Bobcats are found throughout much of the United States. They are plentiful in the western parts of Texas. In West Texas, they are commonly found in brushy areas, desert habitats, and rocky terrain. They prefer areas with dense vegetation, such as mesquite, juniper, and cactus. They are also known to frequent the edges of agricultural fields and pastures. The size of their range can vary depending on the availability of food and water, with males covering larger territories than females.

Bobcats are primarily nocturnal, but they can also be active during the day. They are solitary animals that are territorial and tend to avoid contact with humans. They are excellent hunters and are known for their ability to stalk and ambush prey. Bobcats are also skilled climbers and can swim if necessary.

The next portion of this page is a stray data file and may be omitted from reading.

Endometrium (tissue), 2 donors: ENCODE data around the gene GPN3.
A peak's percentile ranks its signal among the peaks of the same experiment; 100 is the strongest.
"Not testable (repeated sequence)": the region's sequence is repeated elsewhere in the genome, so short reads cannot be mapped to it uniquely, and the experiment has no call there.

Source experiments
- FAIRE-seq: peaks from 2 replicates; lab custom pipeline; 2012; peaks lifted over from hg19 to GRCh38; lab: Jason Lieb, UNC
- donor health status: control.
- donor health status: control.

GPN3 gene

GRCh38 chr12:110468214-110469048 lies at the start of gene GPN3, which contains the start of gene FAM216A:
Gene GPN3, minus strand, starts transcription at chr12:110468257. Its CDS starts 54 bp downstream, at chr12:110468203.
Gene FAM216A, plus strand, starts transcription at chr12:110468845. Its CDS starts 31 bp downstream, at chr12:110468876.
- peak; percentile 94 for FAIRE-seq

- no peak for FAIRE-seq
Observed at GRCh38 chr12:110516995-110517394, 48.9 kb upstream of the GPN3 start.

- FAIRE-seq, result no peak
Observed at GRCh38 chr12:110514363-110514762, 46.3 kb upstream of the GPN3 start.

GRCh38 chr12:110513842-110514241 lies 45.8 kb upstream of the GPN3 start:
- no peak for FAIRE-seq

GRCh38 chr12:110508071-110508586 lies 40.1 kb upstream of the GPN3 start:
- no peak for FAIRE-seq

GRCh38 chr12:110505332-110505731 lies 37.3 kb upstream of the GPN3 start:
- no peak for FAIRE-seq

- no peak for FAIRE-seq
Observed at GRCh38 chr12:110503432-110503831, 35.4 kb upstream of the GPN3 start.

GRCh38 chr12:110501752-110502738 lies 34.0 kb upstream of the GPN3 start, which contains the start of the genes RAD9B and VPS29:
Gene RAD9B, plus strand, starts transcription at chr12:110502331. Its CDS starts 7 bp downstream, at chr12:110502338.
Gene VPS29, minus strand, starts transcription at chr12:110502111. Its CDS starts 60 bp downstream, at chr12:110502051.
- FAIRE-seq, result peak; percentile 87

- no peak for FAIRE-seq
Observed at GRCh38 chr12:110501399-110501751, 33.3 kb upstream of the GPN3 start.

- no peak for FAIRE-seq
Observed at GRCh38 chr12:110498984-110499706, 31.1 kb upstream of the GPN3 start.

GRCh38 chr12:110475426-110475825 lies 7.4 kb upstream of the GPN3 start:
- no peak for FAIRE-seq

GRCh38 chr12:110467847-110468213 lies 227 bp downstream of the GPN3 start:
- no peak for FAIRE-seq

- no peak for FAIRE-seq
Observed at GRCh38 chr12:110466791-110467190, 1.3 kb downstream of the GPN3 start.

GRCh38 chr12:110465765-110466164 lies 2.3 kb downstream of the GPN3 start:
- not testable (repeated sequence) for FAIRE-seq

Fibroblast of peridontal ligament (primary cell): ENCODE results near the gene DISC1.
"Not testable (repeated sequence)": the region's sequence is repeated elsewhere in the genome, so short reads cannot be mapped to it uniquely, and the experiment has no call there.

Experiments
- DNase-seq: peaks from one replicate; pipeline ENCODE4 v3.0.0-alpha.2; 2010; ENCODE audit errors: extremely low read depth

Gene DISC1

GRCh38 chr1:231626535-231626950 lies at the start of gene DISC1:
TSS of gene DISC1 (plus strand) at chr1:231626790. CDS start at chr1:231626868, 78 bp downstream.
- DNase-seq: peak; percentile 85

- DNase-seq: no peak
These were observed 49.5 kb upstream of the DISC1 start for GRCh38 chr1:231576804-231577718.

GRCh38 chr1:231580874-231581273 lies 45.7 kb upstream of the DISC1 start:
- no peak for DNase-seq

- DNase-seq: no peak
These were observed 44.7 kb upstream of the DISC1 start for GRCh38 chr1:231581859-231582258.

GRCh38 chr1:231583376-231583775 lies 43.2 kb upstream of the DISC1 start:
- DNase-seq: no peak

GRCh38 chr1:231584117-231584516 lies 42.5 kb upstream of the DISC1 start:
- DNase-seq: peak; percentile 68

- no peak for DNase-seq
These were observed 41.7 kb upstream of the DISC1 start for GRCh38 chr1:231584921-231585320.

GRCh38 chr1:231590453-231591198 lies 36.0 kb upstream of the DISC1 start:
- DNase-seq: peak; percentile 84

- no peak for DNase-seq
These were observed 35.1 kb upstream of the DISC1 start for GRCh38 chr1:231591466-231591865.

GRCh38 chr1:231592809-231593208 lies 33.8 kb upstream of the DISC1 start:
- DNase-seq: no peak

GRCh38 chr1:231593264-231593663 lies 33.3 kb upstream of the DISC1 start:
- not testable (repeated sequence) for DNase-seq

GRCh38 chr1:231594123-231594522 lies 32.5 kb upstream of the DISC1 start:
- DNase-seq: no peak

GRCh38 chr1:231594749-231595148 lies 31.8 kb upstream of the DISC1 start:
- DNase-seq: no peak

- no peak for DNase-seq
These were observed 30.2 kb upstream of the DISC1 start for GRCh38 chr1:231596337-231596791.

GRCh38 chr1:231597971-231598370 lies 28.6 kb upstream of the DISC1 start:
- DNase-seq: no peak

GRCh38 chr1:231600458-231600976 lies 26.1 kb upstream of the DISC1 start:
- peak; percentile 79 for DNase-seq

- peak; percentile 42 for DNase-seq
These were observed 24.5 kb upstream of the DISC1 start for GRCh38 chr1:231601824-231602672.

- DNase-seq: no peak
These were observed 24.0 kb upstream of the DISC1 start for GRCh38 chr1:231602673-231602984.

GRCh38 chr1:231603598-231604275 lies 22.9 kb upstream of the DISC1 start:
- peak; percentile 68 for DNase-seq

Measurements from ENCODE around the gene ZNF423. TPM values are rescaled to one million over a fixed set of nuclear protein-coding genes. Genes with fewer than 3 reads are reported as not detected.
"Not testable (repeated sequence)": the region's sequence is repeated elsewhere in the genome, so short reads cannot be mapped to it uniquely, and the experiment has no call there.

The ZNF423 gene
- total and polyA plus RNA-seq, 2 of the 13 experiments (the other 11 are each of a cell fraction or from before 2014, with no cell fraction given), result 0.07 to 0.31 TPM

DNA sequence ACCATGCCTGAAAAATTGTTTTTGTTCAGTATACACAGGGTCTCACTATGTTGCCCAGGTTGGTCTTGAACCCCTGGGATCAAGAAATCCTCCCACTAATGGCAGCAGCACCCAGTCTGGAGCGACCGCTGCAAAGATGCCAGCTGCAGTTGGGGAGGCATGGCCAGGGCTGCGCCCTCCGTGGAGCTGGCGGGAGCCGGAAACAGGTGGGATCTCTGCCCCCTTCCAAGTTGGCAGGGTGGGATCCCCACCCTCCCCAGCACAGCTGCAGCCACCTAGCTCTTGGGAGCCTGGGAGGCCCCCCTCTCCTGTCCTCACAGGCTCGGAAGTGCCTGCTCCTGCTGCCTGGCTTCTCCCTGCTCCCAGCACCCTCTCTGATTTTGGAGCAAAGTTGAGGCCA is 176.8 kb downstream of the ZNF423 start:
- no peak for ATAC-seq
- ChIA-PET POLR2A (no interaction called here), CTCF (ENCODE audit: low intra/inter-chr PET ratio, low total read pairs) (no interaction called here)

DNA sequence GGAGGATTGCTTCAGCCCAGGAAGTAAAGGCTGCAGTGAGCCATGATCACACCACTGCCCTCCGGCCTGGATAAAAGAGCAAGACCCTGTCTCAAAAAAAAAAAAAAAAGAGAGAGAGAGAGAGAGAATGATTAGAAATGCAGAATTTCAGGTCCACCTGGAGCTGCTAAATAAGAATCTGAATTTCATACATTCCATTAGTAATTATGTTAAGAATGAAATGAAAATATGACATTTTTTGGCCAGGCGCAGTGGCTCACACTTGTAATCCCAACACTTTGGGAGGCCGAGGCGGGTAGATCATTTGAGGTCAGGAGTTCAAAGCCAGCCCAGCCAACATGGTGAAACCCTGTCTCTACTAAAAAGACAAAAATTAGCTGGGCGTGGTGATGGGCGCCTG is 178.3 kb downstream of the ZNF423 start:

A common misconception is that bobcats are solely terrestrial creatures, these elusive felines actually display a fascinating affinity for water such as ponds or playa lakes. Ponds and playas serve as essential watering holes for bobcats, particularly in regions like West Texas, where water sources can be scarce and unpredictable. Additionally, these serene bodies of water attract a wide array of prey, including small mammals, birds, and reptiles, creating a bountiful hunting ground for these skilled predators. Bobcats are surprisingly agile swimmers, capable of stealthily navigating water to ambush unsuspecting prey. Their unique attraction to ponds and playa lakes showcases the remarkable adaptability and resourcefulness of these felines in their quest for survival in the wilds of West Texas.

Bobcats are also skilled climbers and can swim if necessary